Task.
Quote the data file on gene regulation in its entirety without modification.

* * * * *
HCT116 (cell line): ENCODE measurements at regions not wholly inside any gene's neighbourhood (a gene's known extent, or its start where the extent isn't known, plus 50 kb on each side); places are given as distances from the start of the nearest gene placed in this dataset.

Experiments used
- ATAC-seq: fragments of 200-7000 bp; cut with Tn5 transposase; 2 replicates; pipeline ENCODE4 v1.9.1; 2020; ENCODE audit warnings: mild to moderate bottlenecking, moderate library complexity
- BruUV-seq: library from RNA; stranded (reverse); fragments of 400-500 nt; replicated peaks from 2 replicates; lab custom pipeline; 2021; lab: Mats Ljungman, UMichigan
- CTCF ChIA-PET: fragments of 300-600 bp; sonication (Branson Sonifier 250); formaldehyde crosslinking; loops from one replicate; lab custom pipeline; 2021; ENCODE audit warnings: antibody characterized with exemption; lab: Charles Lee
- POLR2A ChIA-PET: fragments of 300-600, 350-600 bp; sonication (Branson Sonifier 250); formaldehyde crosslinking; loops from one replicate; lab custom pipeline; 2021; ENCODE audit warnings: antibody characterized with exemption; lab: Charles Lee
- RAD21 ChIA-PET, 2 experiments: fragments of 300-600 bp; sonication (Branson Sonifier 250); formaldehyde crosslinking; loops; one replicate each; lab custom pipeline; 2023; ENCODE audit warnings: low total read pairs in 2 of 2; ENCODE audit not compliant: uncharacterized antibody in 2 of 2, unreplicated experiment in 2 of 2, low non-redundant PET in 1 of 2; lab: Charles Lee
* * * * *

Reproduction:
HCT116 (cell line): ENCODE measurements at regions not wholly inside any gene's neighbourhood (a gene's known extent, or its start where the extent isn't known, plus 50 kb on each side); places are given as distances from the start of the nearest gene placed in this dataset.

Experiments used
- ATAC-seq: fragments of 200-7000 bp; cut with Tn5 transposase; 2 replicates; pipeline ENCODE4 v1.9.1; 2020; ENCODE audit warnings: mild to moderate bottlenecking, moderate library complexity
- BruUV-seq: library from RNA; stranded (reverse); fragments of 400-500 nt; replicated peaks from 2 replicates; lab custom pipeline; 2021; lab: Mats Ljungman, UMichigan
- CTCF ChIA-PET: fragments of 300-600 bp; sonication (Branson Sonifier 250); formaldehyde crosslinking; loops from one replicate; lab custom pipeline; 2021; ENCODE audit warnings: antibody characterized with exemption; lab: Charles Lee
- POLR2A ChIA-PET: fragments of 300-600, 350-600 bp; sonication (Branson Sonifier 250); formaldehyde crosslinking; loops from one replicate; lab custom pipeline; 2021; ENCODE audit warnings: antibody characterized with exemption; lab: Charles Lee
- RAD21 ChIA-PET, 2 experiments: fragments of 300-600 bp; sonication (Branson Sonifier 250); formaldehyde crosslinking; loops; one replicate each; lab custom pipeline; 2023; ENCODE audit warnings: low total read pairs in 2 of 2; ENCODE audit not compliant: uncharacterized antibody in 2 of 2, unreplicated experiment in 2 of 2, low non-redundant PET in 1 of 2; lab: Charles Lee